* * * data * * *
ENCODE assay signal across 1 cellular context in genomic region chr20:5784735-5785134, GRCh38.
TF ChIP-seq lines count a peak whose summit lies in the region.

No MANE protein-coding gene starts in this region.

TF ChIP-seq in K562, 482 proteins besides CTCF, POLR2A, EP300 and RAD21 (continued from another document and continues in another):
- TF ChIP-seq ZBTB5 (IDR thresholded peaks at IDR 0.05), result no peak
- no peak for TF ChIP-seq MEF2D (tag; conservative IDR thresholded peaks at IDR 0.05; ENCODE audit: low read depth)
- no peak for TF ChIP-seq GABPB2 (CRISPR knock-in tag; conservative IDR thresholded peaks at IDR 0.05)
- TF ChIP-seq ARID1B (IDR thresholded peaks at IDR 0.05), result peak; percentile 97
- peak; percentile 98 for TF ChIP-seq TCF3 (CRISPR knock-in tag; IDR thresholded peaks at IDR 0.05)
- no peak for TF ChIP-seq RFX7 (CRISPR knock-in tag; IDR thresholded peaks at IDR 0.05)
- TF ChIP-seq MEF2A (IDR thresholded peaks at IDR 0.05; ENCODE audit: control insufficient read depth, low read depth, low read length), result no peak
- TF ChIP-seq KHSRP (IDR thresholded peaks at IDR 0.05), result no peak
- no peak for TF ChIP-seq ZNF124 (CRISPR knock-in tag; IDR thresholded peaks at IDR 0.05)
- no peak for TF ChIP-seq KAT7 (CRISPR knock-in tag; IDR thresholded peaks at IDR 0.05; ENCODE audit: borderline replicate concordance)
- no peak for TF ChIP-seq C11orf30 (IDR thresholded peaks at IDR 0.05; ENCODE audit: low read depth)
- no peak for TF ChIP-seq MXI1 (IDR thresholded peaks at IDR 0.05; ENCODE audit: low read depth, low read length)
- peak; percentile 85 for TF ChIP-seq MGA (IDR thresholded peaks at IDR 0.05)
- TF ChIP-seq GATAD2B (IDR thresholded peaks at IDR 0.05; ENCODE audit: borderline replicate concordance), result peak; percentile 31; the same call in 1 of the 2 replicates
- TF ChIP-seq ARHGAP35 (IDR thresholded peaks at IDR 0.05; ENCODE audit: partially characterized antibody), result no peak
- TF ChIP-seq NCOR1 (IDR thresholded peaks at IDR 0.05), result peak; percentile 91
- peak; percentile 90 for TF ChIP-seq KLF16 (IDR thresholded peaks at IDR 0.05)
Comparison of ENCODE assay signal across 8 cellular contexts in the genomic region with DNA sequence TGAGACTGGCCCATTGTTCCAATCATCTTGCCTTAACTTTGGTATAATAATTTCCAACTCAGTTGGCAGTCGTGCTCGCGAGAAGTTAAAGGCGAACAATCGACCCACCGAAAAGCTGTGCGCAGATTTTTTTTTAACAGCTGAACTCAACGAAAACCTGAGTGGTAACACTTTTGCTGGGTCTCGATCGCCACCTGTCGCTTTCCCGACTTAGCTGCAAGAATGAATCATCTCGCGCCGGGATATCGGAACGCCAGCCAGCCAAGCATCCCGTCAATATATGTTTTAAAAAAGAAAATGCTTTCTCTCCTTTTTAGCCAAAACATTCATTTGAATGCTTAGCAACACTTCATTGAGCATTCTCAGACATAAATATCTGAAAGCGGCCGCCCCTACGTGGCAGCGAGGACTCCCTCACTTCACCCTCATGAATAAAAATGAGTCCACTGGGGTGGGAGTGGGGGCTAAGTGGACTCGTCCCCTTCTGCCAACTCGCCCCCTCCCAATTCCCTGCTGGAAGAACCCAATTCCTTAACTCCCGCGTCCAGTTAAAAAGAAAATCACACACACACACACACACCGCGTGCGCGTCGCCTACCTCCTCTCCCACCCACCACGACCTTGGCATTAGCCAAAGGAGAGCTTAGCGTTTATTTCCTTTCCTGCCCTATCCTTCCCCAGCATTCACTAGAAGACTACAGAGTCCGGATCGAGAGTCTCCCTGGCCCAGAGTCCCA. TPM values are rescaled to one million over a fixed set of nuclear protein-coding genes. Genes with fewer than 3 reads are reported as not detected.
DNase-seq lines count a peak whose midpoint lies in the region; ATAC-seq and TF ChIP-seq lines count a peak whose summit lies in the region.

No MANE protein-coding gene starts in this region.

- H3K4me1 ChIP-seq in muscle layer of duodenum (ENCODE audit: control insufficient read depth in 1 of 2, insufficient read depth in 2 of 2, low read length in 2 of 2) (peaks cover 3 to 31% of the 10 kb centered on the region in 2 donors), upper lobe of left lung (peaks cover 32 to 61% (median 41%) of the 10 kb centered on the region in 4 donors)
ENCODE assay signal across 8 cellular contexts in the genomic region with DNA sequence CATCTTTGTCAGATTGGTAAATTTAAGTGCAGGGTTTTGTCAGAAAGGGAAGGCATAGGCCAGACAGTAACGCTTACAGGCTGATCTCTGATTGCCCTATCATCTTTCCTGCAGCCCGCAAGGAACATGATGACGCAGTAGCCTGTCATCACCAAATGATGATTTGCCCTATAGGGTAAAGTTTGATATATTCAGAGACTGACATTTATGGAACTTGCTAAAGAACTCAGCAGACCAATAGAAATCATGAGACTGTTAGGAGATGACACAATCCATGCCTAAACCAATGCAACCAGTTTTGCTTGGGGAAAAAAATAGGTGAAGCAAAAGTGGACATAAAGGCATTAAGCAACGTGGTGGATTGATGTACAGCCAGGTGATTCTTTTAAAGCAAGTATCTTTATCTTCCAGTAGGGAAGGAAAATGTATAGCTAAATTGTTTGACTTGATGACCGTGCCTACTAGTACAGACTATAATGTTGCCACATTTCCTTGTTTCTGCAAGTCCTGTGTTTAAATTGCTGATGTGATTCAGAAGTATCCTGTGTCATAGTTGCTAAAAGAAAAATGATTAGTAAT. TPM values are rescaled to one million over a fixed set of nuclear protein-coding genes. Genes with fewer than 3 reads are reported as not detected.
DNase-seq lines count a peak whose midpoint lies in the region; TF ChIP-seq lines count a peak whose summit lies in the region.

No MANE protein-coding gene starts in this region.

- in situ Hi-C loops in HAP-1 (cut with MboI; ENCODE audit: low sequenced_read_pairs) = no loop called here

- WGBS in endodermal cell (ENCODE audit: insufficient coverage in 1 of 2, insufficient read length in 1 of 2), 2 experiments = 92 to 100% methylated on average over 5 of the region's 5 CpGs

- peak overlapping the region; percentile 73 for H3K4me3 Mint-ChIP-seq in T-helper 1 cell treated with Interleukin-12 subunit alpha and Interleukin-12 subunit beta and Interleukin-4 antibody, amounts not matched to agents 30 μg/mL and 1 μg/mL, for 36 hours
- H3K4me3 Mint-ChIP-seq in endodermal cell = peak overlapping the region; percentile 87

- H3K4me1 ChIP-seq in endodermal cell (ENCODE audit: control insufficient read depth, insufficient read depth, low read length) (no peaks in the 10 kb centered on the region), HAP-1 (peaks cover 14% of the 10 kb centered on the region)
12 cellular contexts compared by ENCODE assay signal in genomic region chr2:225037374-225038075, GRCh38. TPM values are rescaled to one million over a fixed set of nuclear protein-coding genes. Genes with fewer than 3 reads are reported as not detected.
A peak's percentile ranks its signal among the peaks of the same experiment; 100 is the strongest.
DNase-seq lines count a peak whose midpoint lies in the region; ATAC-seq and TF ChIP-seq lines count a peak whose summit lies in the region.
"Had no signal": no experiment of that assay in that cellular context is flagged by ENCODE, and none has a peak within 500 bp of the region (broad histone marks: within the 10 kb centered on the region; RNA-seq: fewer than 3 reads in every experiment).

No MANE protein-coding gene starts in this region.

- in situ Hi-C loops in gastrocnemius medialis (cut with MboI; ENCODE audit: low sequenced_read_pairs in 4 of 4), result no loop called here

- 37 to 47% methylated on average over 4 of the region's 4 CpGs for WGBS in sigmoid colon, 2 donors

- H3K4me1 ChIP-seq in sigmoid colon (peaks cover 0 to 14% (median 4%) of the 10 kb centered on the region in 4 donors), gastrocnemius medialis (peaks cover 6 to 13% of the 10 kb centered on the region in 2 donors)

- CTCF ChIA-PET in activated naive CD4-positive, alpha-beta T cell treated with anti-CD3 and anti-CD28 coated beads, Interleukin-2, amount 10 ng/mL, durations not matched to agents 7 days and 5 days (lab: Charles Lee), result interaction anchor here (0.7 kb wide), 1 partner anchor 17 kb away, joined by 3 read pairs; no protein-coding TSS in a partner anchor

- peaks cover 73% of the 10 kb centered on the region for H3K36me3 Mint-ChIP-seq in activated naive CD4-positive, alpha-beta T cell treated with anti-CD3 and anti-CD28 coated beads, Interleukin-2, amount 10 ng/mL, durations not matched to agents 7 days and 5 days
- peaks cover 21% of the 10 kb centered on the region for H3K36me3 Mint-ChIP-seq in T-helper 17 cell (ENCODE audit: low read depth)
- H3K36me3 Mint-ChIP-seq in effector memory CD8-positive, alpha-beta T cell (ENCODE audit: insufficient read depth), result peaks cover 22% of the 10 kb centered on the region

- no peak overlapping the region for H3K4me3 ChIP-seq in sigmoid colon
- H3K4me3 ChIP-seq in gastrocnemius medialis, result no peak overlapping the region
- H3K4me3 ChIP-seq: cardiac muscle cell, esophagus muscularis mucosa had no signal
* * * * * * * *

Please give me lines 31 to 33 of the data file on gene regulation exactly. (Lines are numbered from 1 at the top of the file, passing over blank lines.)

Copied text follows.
- peak overlapping the region; percentile 73 for H3K4me3 Mint-ChIP-seq in T-helper 1 cell treated with Interleukin-12 subunit alpha and Interleukin-12 subunit beta and Interleukin-4 antibody, amounts not matched to agents 30 μg/mL and 1 μg/mL, for 36 hours
- H3K4me3 Mint-ChIP-seq in endodermal cell = peak overlapping the region; percentile 87

- H3K4me1 ChIP-seq in endodermal cell (ENCODE audit: control insufficient read depth, insufficient read depth, low read length) (no peaks in the 10 kb centered on the region), HAP-1 (peaks cover 14% of the 10 kb centered on the region)